Tuesday, November 29, 2005

McCain In 2008?

Could Senator John McCain become President McCain in 2008? There’s been a lot of buzz about him lately.

Gus Van Horn is worried about the rumblings of McCain in 2008.

JunkYardBlog is disgusted by McCain’s cynicism.

Professor Bainbridge gives a lot of reasons not to vote for McCain.

Stephen Moore has problems with McCain’s economic ideas.

Rich Lowry writes about McCain’s increasing popularity among Republicans.

A few from Capitalism Magazine’s archives:

Robert Tracinski calls McCain a traitor.

Patrick Mullins writes about McCain’s statist vision for America.

Alex Epstein says McCain’s morality leads to statism, here also.

As I was putting together this post, I went to John McCain’s web site to find a proposal of his I remember reading years ago that every American should have to do two years of mandatory national service. At least, that’s what I remember. I could not find the passage on his web site. I scoured the web, but the only thing I could find was this from Doug Bandow of the Cato Institute:

Proponents of a mandatory, universal system, such as Sen. John McCain (R-Ariz.), see voluntary programs as a helpful first step and would undoubtedly press for mandatory service once national service became the law of the land.

Many people like John McCain. He’s the media’s favorite Republican. Andrew Sullivan, who is always upset at Bush over something, wishes McCain were President now (sorry, couldn’t find the quote).

I have a friend, let’s call him Joe, whom I plumb to find out what the independent/swing voter thinks on any issue. McCain is one of the few politicians I have heard Joe praise. He says McCain is a “good guy.” He’s impressed by McCain’s honesty.

Joe, like all the independent voters I know, has little interest in politics. He distrusts theory as merely partisan rationalization. When the price of gas goes up, he bitches about the oil companies. When he hears Democrats and Republicans argue, he wonders why they can’t stop squabbling and find a practical solution. Joe voted for Perot in 1992.

McCain has a knack for appealing to non-intellectual, non-partisan voters. And that’s a lot of voters: Perot got 19% of the vote in 1992. If this bloc voted in the Republican primaries, McCain would be the next President of the United States.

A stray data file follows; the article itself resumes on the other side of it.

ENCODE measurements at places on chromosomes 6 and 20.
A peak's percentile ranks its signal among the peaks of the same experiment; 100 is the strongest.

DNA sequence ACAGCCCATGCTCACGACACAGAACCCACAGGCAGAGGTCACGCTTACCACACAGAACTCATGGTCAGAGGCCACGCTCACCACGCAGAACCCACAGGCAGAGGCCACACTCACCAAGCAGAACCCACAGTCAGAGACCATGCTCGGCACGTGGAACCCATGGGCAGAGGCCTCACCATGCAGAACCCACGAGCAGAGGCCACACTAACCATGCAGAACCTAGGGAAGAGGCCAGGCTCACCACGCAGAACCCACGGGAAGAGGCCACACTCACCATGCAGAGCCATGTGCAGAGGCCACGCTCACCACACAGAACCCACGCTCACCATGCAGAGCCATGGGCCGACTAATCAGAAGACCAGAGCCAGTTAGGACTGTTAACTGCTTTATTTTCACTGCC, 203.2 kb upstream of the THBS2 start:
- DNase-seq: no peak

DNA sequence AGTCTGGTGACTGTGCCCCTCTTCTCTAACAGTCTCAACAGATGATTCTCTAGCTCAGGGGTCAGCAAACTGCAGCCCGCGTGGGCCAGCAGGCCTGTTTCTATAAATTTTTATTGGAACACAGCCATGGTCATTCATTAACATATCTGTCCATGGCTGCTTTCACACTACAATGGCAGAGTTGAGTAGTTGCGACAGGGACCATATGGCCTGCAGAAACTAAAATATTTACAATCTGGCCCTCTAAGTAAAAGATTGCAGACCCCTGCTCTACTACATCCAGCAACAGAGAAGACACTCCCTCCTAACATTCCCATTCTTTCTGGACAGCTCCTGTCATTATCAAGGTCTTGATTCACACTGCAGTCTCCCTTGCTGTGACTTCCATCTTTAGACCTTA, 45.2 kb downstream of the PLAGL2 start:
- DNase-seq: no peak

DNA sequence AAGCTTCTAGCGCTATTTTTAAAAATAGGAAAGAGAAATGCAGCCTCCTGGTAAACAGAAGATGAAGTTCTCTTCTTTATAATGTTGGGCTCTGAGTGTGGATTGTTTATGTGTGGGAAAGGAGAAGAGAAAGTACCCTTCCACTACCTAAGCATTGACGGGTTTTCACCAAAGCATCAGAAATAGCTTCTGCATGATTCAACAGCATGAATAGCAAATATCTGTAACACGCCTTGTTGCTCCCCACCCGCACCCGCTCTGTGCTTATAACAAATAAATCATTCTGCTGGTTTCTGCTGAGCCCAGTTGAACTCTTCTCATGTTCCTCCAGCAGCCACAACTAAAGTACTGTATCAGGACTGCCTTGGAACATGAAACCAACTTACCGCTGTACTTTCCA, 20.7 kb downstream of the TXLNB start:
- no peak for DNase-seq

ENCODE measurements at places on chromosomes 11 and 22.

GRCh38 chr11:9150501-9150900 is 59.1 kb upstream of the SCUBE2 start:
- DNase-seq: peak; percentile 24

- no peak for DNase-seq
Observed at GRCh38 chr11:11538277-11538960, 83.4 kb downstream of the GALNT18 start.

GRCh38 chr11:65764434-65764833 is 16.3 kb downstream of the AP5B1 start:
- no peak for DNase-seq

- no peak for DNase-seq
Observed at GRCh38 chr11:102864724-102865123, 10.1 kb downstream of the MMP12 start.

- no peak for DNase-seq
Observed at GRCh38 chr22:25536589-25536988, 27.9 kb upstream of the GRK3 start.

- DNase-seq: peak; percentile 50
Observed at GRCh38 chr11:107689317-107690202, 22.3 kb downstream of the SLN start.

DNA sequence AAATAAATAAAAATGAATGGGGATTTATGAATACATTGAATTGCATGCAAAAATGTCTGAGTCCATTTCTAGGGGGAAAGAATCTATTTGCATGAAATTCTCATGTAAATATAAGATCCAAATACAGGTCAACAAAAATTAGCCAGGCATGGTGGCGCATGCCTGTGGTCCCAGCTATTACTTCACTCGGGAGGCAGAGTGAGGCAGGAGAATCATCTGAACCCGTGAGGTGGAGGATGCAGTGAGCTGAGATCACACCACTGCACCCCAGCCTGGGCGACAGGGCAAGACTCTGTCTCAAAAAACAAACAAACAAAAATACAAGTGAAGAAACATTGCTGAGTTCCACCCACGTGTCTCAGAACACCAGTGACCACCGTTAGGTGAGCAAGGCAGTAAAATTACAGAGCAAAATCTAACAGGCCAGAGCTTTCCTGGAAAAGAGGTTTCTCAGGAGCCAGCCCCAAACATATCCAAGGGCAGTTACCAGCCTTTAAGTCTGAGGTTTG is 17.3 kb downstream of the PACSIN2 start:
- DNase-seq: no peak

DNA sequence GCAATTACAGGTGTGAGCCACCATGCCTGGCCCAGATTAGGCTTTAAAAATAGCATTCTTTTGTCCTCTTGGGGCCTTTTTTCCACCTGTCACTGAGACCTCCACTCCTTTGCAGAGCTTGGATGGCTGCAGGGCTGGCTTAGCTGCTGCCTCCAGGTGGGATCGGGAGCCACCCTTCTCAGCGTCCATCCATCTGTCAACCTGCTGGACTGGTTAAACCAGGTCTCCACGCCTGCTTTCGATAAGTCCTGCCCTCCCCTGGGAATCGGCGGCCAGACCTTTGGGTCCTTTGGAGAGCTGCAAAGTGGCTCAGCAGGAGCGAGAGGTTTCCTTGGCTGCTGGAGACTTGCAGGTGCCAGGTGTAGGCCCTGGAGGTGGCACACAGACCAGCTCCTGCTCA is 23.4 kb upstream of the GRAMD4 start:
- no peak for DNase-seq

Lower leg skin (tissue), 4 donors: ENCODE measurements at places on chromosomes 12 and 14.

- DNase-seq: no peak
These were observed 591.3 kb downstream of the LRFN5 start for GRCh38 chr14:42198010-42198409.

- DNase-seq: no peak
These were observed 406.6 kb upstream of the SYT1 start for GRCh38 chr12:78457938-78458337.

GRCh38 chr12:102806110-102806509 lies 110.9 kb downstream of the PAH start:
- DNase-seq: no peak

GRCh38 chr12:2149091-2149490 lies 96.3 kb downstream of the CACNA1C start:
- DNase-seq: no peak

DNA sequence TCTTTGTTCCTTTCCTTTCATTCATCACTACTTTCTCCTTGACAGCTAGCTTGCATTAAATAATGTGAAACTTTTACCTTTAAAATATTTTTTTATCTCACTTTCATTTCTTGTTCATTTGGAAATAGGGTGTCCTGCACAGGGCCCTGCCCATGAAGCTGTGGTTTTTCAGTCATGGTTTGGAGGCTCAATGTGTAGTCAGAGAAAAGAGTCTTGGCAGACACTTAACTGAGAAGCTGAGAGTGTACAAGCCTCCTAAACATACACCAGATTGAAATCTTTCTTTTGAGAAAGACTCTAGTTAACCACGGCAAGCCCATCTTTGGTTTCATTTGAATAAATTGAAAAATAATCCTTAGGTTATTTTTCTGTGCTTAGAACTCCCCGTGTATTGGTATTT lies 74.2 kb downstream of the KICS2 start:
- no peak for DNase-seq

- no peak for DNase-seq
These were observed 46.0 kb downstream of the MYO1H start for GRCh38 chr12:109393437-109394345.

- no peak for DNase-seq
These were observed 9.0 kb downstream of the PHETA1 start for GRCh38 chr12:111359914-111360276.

Right now the only thing keeping us from a President McCain is that the Republican base can’t stand the man. They see him as a creep who will sell out the party just to get on “Hardball With Chris Matthews” for an hour of softball.

McCain wants power. He has the swing voters and the “national greatness” neocons at the Weekly Standard. He’s probably thinking of some way to break through to religious conservatives. If he can do that, he’s got a good chance.

Reading all the pieces linked to above, a portrait emerges of a mixed economy fascist -- a fascist who supports some good policies. That is, if you have some understanding of capitalism and individual rights. But when Joe hears McCain exhort Americans to “sacrifice for a cause greater than self-interest,” it sounds like what he hears in church on Sunday. Nothing scary there to Joe.

I have never voted for a Democrat. As much as I disliked Bush, I could not punch the ballot next to John Kerry’s name. I know already that if John McCain is the Republican candidate, then I will be voting for Hillary in 2008. I can live with Hillary. A return to gridlock is fine with me. I can’t vote for a man who sees capitalists as robber barons and wants to enslave young Americans to two years of national service.


Vigilis said...

When Lincoln came under regulatory scrutiny in 1987, Senators Dennis DeConcini, John McCain, Alan Cranston, John Glenn, and Donald Riegle (all of whom received campaign contributions from Keating and would become known as the "Keating Five") questioned the appropriateness of the investigation. The subsequent Lincoln failure is estimated to have cost the taxpayers over $2 billion. McCain owes taxpayers about $400 million for his participation (i.e. 1/5th) in the Keating scandal.
The S&L Crisis: A Chrono-Bibliography

EdMcGon said...

The was an interview with McCain by Stephen Moore in the Wall Street Journal in November. McCain is NOT a statist. He is much closer to libertarian in his views.
Here is the link: http://www.opinionjournal.com/editorial/feature.html?id=110007600